Further, you shall be required to contribute to the costs of services for such treatment in an amount determined reasonable by the probation officer based upon ability to pay or availability of third-party payment and in conformance with the Probation Office's sliding scale for mental health treatment services.  You shall register with the State Sexual Offender Registration Agency [in] any State where you reside, visit, or are employed, carry on a vocation or are a student as directed by your probation officer. The probation officer will provide State officials with all information required under Florida Sexual Predators and Sexual Offender Notification and Registration Statutes and [may] direct you to report to these agencies personally for required additional processing such as photographic, fingerprinting and DNA collection.
 You shall have no direct contact with minors under the age of 18 without the written approval of the probation officer and shall refrain from entering into any area where children frequently congregate including schools, day care centers, theme parks, playgrounds, et cetera. . . .  You shall not possess or use a computer with access to any on-line service at any location, including employment, without written approval from the probation officer. This includes access through any Internet service provider, bulletin board system, or any public or private computer network system. . . .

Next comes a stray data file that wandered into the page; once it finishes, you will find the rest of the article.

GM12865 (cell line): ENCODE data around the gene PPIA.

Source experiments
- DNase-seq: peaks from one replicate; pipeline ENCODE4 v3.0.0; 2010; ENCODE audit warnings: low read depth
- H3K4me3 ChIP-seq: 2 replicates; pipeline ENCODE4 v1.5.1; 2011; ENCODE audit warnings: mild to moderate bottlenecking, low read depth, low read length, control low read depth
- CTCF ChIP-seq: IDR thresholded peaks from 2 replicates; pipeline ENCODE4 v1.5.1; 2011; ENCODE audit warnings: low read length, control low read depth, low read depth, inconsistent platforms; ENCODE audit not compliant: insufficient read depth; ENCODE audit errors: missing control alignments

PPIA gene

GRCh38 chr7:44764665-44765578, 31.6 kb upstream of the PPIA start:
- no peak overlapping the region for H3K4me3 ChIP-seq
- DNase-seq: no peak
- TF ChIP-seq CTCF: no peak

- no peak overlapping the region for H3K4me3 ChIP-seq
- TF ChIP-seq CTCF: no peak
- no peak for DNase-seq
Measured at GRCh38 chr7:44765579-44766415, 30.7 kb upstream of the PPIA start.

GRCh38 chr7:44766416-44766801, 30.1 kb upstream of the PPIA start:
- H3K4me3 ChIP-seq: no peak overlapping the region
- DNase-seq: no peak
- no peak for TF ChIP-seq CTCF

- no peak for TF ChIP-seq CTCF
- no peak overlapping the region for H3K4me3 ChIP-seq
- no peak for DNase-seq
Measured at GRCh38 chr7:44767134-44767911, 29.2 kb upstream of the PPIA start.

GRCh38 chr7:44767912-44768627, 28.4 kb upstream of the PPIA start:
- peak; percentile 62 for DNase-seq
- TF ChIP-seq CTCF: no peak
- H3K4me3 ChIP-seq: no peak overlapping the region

In addition to these four special conditions of supervised release, Appellant was ordered not to possess materials depicting children in the nude or in sexually explicit positions, and to undergo periodic searches of his computer systems, person, and residence. He does not challenge these other conditions on appeal. The district court also ordered Appellant to perform community service and forfeit certain assets, which he has not challenged. In addition, although the applicable Sentencing Guidelines called for a fine between $6,000 and $60,000, both parties stipulated that Appellant was unable to pay a fine.
After the district court imposed sentence, Appellant's counsel objected to the special conditions of supervised release:
And I would also like to state for the record my objections to the supervised release conditions that this Court has imposed. I think, well, I object in particular to the polygraph examination. I think that's not a proper condition of his supervised release. I think that, I strongly object to that condition Your Honor.
I also object to the restrictions as to the internet access. I think there's some First Amendment concerns there. I also object, I will say for the record I object to many of the restrictions this Court has put on his supervised release. I think it's unduly harsh. I think it also violates his Constitutional rights. The First and Eighth Amendments and I think that, I understand the Court's concern in these type of cases, but I think, I think the Court has been unduly harsh with Mr. Zinn. I think the supervised release constitutes an excessive punishment.
The district court overruled the objections. Appellant then filed a timely notice of appeal.
II. STANDARD OF REVIEW